Conclusions
Stomata of flooded plants did not close in response to short-lived decreases in ψL or to increased Ci resulting from impaired PSII photochemistry. Instead, stomatal closure depressed Ci and this in turn largely explained subsequent changes in chlorophyll fluorescence parameters. Stomatal opening was promoted by the presence of well-aerated adventitious roots, implying that loss of function of root signalling contributes to closing of stomata during flooding. The possibility that this involves inhibition of cytokinin or gibberellin export was not well supported.
doi:10.1093/aob/mcn208
PMCID: PMC2707317  PMID: 19001430
Root to shoot communication; flooding stress; stomatal closure; photosynthesis; chlorophyll fluorescence; gas exchange; adventitious roots; plant hormones; abscisic acid; cytokinins; gibberellic acid
4.  Ethylene-promoted Elongation: an Adaptation to Submergence Stress 
Annals of Botany  2007;101(2):229-248.
Background
A sizeable minority of taxa is successful in areas prone to submergence. Many such plants elongate with increased vigour when underwater. This helps to restore contact with the aerial environment by shortening the duration of inundation. Poorly adapted species are usually incapable of this underwater escape.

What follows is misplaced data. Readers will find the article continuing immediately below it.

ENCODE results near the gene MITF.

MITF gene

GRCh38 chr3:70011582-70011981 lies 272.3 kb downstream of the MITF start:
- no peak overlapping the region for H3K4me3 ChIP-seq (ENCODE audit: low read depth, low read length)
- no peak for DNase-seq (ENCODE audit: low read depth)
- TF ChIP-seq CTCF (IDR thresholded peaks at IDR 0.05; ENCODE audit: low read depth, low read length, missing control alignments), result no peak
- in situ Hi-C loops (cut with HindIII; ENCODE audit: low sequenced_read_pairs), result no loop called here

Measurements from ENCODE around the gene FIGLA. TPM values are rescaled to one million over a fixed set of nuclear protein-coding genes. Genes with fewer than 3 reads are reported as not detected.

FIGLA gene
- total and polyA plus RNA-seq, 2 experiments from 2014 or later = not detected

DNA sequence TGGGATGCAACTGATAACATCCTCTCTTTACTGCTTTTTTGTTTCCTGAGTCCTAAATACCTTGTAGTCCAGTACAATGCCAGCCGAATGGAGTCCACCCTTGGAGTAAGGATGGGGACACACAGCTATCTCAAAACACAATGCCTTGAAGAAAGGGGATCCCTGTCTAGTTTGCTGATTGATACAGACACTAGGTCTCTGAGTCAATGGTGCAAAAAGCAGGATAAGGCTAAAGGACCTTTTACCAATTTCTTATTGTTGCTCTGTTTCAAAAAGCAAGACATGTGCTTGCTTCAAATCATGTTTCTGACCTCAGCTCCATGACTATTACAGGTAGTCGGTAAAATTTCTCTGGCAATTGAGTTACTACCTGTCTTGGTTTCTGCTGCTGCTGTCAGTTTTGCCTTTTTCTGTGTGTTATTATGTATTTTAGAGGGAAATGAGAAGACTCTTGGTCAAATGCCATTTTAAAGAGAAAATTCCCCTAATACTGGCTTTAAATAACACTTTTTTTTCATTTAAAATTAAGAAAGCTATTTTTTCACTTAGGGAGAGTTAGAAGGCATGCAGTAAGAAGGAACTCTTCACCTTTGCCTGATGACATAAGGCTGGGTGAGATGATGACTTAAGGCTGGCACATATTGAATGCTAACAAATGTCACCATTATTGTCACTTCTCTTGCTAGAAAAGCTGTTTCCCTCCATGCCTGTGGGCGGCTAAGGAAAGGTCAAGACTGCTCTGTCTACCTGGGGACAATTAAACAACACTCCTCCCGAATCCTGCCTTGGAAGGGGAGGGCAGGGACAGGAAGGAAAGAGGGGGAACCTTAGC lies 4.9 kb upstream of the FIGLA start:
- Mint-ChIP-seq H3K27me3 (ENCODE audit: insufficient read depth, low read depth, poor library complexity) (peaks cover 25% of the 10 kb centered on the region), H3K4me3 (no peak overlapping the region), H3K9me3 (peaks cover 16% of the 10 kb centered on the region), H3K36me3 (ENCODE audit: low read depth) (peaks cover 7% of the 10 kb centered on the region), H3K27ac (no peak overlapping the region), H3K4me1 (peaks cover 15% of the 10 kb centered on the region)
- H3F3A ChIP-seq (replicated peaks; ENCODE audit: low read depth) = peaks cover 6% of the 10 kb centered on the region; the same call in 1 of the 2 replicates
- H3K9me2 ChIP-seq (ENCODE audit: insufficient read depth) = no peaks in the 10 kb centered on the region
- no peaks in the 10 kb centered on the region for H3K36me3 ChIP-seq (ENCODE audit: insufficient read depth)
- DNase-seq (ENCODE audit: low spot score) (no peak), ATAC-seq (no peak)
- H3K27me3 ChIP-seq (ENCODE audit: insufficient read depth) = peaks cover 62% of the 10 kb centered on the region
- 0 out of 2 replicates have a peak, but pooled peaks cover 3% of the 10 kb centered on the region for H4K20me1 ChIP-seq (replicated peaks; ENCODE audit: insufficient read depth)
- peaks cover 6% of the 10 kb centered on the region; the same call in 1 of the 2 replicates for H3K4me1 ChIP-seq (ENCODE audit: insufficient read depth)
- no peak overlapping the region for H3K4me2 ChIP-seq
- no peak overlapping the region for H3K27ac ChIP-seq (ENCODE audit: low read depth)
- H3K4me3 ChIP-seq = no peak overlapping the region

Scope
Evidence implicating ethylene as the principal factor initiating fast underwater elongation by leaves or stems is evaluated comprehensively along with its interactions with other hormones and gases. These interactions make up a sequence of events that link the perception of submergence to a prompt acceleration of extension. The review encompasses whole plant physiology, cell biology and molecular genetics. It includes assessments of how submergence threatens plant life and of the extent to which the submergence escape demonstrably improves the likelihood of survival.
Conclusions
Experimental testing over many years establishes ethylene-promoted underwater extension as one of the most convincing examples of hormone-mediated stress adaptation by plants. The research has utilized a wide range of species that includes numerous angiosperms, a fern and a liverwort. It has also benefited from detailed physiological and molecular studies of underwater elongation by rice (Oryza sativa) and the marsh dock (Rumex palustris). Despite complexities and interactions, the work reveals that the signal transduction pathway is initiated by the simple expediency of physical entrapment of ethylene within growing cells by a covering of water.
doi:10.1093/aob/mcm237
PMCID: PMC2711016  PMID: 17956854
Adaptation; aquatic plants; ethylene; flooding; growth; hypoxia; plant hormones; signal transduction; stress; submergence; review; rice

Results 1-4 (4)